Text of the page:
Though the U.S. Treasury does not actively condone this dispossession, they purport these U.S. charities to be lawful as long as they comply with IRS codes and self-reporting requirements. While U.S. policymakers pay lip service to the peace process, how is it that private citizens have legally spent millions inciting political violence and Jewish supremacy through our tax codes? The donations are damaging to U.S. interests abroad, and they most certainly do not offset the societal monetary costs of the tax exemptions themselves. More importantly, this philanthropic system was never democratic to begin with. Somehow, a handful of subsidized U.S. donors whose identities are not even public have contributed to Israeli apartheid and violent incitement.
Gaza is on fire, and U.S. multinational corporations and their investors are not just fanning the flames, they are literally part of the combustion. Of the U.S. munitions used in Gaza — Boeing, Hewlett Packard, Lockheed Martin and Raytheon — the list is long and predictable. These corporations not only bring in revenue from their contracts with the Department of Defense and independent arms dealings, many also receive additional corporate welfare through state legislatures by bullying local officials and threatening job cuts. Raytheon did this in the mid-1990s in Massachusetts, my home state, radically rewriting Massachusetts’ corporate income tax code. Boeing has historically been one of the largest recipients of corporate welfare in the country, receiving an incentive package estimated at $8.7 billion in state tax breaks in 2013 that was only overturned in 2020. This corporate malfeasance is the product of rapacious capitalism with low taxes, low wages and little regulation.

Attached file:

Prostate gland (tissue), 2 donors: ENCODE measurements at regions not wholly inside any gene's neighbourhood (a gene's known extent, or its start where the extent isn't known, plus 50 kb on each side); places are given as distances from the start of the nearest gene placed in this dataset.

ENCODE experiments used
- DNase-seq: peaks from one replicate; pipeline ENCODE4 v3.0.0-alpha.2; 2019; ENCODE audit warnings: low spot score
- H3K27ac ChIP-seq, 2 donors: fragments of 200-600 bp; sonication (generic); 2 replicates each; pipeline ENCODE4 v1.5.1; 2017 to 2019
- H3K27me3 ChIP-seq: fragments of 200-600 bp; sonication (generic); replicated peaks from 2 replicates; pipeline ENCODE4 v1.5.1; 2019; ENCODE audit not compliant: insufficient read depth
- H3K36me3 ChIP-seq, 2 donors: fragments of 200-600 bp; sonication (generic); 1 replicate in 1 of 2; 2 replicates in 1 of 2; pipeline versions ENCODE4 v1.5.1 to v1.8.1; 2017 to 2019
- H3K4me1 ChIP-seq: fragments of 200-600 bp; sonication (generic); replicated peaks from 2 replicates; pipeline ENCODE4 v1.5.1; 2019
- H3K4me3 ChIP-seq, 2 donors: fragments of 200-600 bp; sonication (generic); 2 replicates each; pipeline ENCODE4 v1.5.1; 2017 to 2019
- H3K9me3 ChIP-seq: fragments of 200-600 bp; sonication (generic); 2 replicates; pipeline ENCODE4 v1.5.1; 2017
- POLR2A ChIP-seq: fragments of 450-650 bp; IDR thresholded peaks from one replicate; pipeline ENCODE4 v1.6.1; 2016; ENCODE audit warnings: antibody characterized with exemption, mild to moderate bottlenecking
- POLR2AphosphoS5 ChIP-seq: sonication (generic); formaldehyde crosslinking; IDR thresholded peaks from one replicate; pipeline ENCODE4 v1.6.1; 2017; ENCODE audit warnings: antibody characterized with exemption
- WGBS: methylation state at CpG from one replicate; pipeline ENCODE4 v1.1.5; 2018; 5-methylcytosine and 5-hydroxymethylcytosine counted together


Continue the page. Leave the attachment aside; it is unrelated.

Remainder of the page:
Our tax money is not just subsidizing Israeli military aid. It subsidizes private provocateurs, settlement lobbies and multinational corporations sowing destruction in Gaza, the West Bank and East Jerusalem. It is time we start recognizing tax breaks as public funds worthy of public debate and discretion. Reforming the United States’s antidemocratic finance system and holding our citizens and corporations accountable for what they do with federal and state subsidies is critical not only to ending apartheid in Israel/Palestine, but also to democratizing a tax system that’s fundamentally unjust.
Not everyone can pay for the news. But if you can, we need your support.
Truthout is widely read among people with lower incomes and among young people who are mired in debt. Our site is read at public libraries, among people without internet access of their own. People print out our articles and send them to family members in prison — we receive letters from behind bars regularly thanking us for our coverage. Our stories are emailed and shared around communities, sparking grassroots mobilization.
We’re committed to keeping all Truthout articles free and available to the public. But in order to do that, we need those who can afford to contribute to our work to do so — especially now, because we only have hours left to raise over $9,000 in critical funds.
We’ll never require you to give, but we can ask you from the bottom of our hearts: Will you donate what you can, so we can continue providing journalism in the service of justice and truth?